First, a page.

On Central Europe from Regional Perspective
András Koltay, rector of the University of Public Service and Pál Hatos, director of the Institute of Central European Studies welcomed the participants of the first public event of the Institute. In their talks, the speakers underlined the salience of doing research on Central Europe in Hungary and of having a Central European perspective. Thus, they summarized the challenges.
Following the welcome notes, Andrzej Nowak Polish historian and publicist, Csaba Kiss Gy. Literary historian and Miklós Mitrovits, a fellow of our institute and specialist of Polish history and culture gave their papers. All three of them focus on common historical experience of the peoples in Central Europe. The speakers referred to decisive events of the region and of Poland as they presented the relationship between Western- and Central Europe. They pointed out differences in paths of development and the moral dimensions and communications gaps arising from these. One of the central themes of the presentations was that we need to assess the relationship between our region and Western Europe critically, also in the center-periphery logic.
Professor Nowak argued that the moment when countries joined the Christian world a thousand years ago, and having to adopt post-nationalist ideas in the course of joining the European Union are equally traumatic social experiences. He described the relationship between Western Europe and Central Europe as a controversial one. In the part of his talk that discussed the 14th century „Golden Age” of Central Europe Nowak criticized Jenő Szűcs’s model of European regions on the ground that Szűcs, a renown Hungarian historian, overemphasized decisions made within the regions and the social background of these in discussing reasons of underdevelopment and underestimated the role of structural factors. The professor from Krakow also highlighted that current energy policies constitute the widest gap between Central and Western Europe. He argued that the West demands reduction of emissions in order to keep his economic advantage over the region. In the last part of his talk, he reminded that the countries of Central Europe needed to make conscious decisions about their orientation towards the USA? regionally coordinated actions and their relationship to the Russia-China axis. Central Europe needs to choose among alternatives, and they must not divide Europe in the course of their actions.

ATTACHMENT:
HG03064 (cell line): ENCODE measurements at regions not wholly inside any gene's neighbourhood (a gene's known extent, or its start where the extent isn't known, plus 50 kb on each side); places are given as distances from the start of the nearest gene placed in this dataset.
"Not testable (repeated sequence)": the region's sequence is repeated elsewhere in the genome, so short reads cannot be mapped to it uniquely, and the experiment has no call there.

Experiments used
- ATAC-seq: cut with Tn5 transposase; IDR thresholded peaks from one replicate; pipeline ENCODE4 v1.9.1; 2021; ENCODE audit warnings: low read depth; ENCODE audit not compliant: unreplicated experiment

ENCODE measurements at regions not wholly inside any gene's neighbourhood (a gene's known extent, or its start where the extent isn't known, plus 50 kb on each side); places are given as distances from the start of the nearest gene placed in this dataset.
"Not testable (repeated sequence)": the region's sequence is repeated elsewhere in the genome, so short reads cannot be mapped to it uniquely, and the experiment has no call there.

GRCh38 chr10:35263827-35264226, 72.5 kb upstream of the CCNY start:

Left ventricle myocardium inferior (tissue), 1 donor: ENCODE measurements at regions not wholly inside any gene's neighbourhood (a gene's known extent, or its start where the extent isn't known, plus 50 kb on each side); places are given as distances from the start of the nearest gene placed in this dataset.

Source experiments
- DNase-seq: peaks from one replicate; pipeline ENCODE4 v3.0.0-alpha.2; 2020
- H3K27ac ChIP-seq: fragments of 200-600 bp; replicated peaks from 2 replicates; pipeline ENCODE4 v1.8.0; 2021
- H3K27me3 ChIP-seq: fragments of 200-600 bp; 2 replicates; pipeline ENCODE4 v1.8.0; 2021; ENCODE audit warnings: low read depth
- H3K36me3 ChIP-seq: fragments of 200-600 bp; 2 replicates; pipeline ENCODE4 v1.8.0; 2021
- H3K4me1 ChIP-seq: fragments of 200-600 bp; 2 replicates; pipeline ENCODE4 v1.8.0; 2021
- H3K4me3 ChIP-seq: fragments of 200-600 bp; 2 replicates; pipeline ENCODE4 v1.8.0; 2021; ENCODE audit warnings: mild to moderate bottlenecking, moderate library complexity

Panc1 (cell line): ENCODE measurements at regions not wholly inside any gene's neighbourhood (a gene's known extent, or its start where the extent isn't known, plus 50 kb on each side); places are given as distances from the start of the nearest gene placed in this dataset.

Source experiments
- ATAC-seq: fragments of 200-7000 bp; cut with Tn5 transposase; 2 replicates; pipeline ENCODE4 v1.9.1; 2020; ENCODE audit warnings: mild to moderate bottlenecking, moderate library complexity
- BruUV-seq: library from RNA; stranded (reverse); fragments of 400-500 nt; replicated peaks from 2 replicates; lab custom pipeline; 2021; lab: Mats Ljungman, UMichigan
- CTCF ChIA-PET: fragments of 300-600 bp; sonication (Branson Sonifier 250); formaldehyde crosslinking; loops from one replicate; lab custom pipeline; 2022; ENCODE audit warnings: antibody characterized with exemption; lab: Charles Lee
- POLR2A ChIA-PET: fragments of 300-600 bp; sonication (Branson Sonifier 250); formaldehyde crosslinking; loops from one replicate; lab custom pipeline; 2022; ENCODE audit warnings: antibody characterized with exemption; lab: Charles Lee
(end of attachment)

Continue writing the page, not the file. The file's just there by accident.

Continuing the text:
Csaba Kiss Gy., who has recently received a prize from Krakow city, juxtaposed memory politics of the West, which is based on anti-nationalism and Holocaust, and that of Central Europe focussed on nation-building and independence. He cited several examples when a crucial Central European event or place is left out of the list of locations that are considered European sites of memory. He also emphasized that nations of the region should know more about each other. For example, hardly any Hungarians now the works of the Croatian writer Miroslav Krleža, although he has a statue at nearby Ludovika Square. At the same time, memory sites that have contrasting interpretations in national memories make it difficult to acquire this knowledge. Putting together the list of sites of memory and their interpretations in a joint effort might be a step forward.
Miklós Mitrovits started with observing that the issues that the two previous speakers talked about are the ones that World System Theory describes. Power politics does not overwrite the logic of hierarchical positions, rather, it reinforces inequal relations. He quoted several historical examples from the time of the division of Poland to the end of Cold War to support this thesis. According to Mitrovits, the lack of independent states aggravated path dependency and was a crucial factor of why Central Europe remained underdeveloped and at the periphery of compared to the center.